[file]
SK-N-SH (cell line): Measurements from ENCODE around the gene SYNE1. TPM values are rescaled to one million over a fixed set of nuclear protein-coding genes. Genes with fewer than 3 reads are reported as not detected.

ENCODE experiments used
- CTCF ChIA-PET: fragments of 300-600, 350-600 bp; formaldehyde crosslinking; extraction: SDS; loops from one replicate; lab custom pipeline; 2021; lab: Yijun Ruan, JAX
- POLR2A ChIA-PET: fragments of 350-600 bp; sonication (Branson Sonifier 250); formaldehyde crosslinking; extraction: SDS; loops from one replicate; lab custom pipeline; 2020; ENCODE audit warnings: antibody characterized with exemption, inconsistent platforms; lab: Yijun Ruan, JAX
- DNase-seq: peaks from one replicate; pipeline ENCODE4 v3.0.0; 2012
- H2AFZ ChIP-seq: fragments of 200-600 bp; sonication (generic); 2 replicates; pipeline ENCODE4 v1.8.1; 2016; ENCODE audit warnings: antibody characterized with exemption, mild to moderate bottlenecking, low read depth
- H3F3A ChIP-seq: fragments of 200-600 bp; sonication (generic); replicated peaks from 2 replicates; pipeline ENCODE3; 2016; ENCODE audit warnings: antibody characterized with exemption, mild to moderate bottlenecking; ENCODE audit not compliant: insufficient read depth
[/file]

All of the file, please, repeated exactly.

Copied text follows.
SK-N-SH (cell line): Measurements from ENCODE around the gene SYNE1. TPM values are rescaled to one million over a fixed set of nuclear protein-coding genes. Genes with fewer than 3 reads are reported as not detected.

ENCODE experiments used
- CTCF ChIA-PET: fragments of 300-600, 350-600 bp; formaldehyde crosslinking; extraction: SDS; loops from one replicate; lab custom pipeline; 2021; lab: Yijun Ruan, JAX
- POLR2A ChIA-PET: fragments of 350-600 bp; sonication (Branson Sonifier 250); formaldehyde crosslinking; extraction: SDS; loops from one replicate; lab custom pipeline; 2020; ENCODE audit warnings: antibody characterized with exemption, inconsistent platforms; lab: Yijun Ruan, JAX
- DNase-seq: peaks from one replicate; pipeline ENCODE4 v3.0.0; 2012
- H2AFZ ChIP-seq: fragments of 200-600 bp; sonication (generic); 2 replicates; pipeline ENCODE4 v1.8.1; 2016; ENCODE audit warnings: antibody characterized with exemption, mild to moderate bottlenecking, low read depth
- H3F3A ChIP-seq: fragments of 200-600 bp; sonication (generic); replicated peaks from 2 replicates; pipeline ENCODE3; 2016; ENCODE audit warnings: antibody characterized with exemption, mild to moderate bottlenecking; ENCODE audit not compliant: insufficient read depth